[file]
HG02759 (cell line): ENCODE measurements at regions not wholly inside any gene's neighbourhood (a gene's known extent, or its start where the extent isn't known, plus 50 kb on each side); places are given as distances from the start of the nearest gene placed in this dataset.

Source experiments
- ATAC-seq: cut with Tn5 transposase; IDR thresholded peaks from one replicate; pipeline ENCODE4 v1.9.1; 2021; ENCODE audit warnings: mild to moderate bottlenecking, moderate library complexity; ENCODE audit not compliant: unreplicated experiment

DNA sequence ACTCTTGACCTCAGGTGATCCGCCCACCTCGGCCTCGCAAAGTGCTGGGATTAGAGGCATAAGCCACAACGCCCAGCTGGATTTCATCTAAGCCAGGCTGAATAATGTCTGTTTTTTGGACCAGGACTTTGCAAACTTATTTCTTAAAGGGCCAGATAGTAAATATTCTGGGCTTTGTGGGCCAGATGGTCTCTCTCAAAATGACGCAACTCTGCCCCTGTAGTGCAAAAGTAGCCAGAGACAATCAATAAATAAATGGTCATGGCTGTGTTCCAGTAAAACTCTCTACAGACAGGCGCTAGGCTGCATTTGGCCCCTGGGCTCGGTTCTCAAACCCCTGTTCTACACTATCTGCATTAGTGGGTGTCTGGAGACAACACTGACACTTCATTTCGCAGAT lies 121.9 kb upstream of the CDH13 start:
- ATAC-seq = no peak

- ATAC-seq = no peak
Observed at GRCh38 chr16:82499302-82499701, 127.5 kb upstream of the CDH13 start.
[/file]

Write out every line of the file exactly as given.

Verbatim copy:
HG02759 (cell line): ENCODE measurements at regions not wholly inside any gene's neighbourhood (a gene's known extent, or its start where the extent isn't known, plus 50 kb on each side); places are given as distances from the start of the nearest gene placed in this dataset.

Source experiments
- ATAC-seq: cut with Tn5 transposase; IDR thresholded peaks from one replicate; pipeline ENCODE4 v1.9.1; 2021; ENCODE audit warnings: mild to moderate bottlenecking, moderate library complexity; ENCODE audit not compliant: unreplicated experiment

DNA sequence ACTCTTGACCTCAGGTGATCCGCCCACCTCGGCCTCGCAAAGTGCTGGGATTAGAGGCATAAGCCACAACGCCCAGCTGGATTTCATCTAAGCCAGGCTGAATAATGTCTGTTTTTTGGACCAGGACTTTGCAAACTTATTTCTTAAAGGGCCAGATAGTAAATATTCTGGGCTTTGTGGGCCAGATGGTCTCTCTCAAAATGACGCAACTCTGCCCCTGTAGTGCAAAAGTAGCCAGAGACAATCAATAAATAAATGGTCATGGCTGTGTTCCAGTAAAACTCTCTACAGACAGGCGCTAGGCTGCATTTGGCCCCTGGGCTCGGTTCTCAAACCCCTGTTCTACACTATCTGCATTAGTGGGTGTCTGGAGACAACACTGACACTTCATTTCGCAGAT lies 121.9 kb upstream of the CDH13 start:
- ATAC-seq = no peak

- ATAC-seq = no peak
Observed at GRCh38 chr16:82499302-82499701, 127.5 kb upstream of the CDH13 start.